One spring day in March, a shout was heard, "Indian coming!" – Not Indians, just Indian. The men had gathered in the common house and gathered to watch this Indian as he approached. There had been stories of savage Indians killing settlers, and on their searching of Cap Code there had been an attack on their men. The Pilgrims were not sure what to expect from this man. I guarantee whatever it was they were expecting it was not they saw in front of them.
This Indian was Samoset. When he was close enough he welcomed the Pilgrims by saying, "Welcome young Englishman. Do you have any beer?"
I am sure the sound of broken English from this “savage” man was quite a shock.
The Pilgrims soon learned that Samoset had learned English from fishermen along the coasts. He explained to the Pilgrims that until 1617, a large group of hostile Indians had lived on the land they were now on. Those Indians hated the white man. Four years before the Pilgrims arrival, an unknown disease had killed every man, woman, and child in the tribe. Nearby tribes now shunned the area, convinced that some supernatural spirit had destroyed the tribe. I would venture to say this was another way God provided for these men and women.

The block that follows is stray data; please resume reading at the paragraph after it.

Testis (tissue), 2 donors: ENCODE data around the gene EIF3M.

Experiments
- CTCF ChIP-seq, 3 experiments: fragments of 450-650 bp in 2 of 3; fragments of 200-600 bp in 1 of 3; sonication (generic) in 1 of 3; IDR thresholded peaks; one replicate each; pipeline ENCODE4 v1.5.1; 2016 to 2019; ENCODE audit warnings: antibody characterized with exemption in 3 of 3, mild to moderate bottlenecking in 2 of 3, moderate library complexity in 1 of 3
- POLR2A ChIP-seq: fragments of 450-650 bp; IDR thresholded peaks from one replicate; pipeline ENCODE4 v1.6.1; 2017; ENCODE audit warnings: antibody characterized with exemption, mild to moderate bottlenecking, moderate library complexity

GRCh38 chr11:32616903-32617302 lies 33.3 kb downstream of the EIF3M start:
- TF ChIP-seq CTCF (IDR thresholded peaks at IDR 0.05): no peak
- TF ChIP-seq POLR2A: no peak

Samoset stayed the night with the Pilgrims then left the next day taking gifts with him. He promised to return in 3 moons with others. 3 days later, just as he promised Samoset returned to Plymouth bringing with him Chief Massasoit and Squanto.
William Bradford, the governor of Plymouth, and Chief Massasoit made a peace treaty and the two groups lived peacefully together until Massasoit's death many years later.